“The last big push for growth was in dragon fruit in the last four or five years,” she said. “It’s at least 40 acres of the new planting.”
King said she does not expect dramatic growth in the industry, however.
“Land prices are still very costly and, unless you already have land, you don’t have any return on your dollar for a couple of years,” she said.
Florida product reaches markets mostly along the East Coast, with some going into the Midwest, King said.
“(There is) too much competition from imports on the West Coast,” she said.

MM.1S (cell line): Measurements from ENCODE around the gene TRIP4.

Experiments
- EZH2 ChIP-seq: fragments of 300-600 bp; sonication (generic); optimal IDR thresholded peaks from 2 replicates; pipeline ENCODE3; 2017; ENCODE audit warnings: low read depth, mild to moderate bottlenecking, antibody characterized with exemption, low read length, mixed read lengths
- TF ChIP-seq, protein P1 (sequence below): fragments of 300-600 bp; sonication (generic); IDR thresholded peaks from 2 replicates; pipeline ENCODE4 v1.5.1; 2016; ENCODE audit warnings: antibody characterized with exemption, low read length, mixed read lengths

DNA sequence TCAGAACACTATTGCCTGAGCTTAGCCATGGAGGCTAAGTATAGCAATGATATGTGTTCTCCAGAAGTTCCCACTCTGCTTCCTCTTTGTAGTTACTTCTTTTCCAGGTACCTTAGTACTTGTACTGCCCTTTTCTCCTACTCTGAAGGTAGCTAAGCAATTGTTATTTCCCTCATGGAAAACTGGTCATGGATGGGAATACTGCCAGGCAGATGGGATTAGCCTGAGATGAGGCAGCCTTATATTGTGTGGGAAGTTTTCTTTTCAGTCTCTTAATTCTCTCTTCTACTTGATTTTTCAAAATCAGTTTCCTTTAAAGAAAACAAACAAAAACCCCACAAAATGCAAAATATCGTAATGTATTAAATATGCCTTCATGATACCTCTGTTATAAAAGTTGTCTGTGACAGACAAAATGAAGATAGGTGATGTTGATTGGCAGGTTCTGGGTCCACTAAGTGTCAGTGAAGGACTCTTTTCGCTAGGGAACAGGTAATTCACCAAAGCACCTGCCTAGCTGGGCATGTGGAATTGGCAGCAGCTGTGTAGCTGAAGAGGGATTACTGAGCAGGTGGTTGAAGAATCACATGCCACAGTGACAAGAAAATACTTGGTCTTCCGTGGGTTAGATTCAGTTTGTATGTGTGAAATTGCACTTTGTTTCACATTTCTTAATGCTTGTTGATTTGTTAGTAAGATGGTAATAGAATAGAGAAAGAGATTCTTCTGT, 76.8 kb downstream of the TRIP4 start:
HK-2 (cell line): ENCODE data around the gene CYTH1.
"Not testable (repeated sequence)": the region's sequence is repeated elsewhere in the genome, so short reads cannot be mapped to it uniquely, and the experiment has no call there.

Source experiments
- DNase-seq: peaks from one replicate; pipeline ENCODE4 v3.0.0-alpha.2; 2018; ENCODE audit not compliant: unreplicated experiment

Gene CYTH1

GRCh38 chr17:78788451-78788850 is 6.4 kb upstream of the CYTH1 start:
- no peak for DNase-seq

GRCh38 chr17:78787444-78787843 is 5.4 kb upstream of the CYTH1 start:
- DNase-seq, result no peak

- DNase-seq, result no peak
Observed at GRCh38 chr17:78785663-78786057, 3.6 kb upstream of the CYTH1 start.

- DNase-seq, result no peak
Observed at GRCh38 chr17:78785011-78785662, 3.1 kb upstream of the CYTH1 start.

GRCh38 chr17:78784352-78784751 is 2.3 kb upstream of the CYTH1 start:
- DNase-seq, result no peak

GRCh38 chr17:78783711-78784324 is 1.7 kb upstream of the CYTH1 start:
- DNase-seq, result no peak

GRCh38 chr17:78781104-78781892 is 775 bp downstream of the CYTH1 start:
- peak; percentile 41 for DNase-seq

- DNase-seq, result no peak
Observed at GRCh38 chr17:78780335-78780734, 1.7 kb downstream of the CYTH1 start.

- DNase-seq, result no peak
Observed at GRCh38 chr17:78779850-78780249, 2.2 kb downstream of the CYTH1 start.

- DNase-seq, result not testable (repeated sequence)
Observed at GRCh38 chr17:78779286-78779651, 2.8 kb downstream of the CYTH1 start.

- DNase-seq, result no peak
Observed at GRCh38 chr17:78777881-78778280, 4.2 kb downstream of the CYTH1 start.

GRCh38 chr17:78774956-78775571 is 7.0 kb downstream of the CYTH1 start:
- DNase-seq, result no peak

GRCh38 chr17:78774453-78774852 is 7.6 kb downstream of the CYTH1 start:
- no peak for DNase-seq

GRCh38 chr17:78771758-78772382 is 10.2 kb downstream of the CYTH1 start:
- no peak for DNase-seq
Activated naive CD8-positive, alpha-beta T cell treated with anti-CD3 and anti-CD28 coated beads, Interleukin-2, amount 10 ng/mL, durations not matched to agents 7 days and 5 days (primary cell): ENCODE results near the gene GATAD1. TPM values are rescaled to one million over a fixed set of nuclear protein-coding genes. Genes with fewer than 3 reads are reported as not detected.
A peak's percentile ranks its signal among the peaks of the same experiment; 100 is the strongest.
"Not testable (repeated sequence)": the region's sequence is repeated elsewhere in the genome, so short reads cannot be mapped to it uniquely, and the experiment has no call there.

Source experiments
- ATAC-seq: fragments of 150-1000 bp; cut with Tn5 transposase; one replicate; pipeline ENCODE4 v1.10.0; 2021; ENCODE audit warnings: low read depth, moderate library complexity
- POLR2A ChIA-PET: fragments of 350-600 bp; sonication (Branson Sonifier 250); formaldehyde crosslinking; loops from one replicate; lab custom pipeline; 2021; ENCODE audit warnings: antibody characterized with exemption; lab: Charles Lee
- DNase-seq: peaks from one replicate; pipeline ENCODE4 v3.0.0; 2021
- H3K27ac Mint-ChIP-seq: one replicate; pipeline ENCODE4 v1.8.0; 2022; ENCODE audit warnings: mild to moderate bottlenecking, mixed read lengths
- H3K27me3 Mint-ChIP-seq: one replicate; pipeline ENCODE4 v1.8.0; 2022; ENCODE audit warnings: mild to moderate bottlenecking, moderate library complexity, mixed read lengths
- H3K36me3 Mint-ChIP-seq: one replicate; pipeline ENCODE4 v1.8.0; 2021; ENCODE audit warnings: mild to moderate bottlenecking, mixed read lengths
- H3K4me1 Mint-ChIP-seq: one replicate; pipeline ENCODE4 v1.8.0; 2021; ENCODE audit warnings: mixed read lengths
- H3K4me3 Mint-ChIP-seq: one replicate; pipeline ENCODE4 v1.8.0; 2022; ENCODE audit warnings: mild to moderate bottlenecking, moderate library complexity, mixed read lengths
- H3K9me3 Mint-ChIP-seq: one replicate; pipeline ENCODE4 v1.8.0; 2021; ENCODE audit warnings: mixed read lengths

Store promotions are only sporadic because of limited funding, King said, noting that dues are $100 for a commercial-sized grower and $25 for a “hobbyist-type” grower.
The future of the state’s industry is difficult to gauge, said Jessie Capote, owner of Miami-based J&C Tropicals.
“Land has not continued to skyrocket because of the real estate bust, so there are more opportunities for farmers than five years ago, but it’s too early to tell where it’s going,” he said.
Marc Holbik, chief executive officer of Medley, Fla.-based Ecoripe Tropicals, said he is a big supporter of Florida’s industry.
“We do a bit of lychees and longans when they’re in season, and we do Thai guava pretty much year-round, and we do some specialty vegetables out of Homestead, as well,” he said.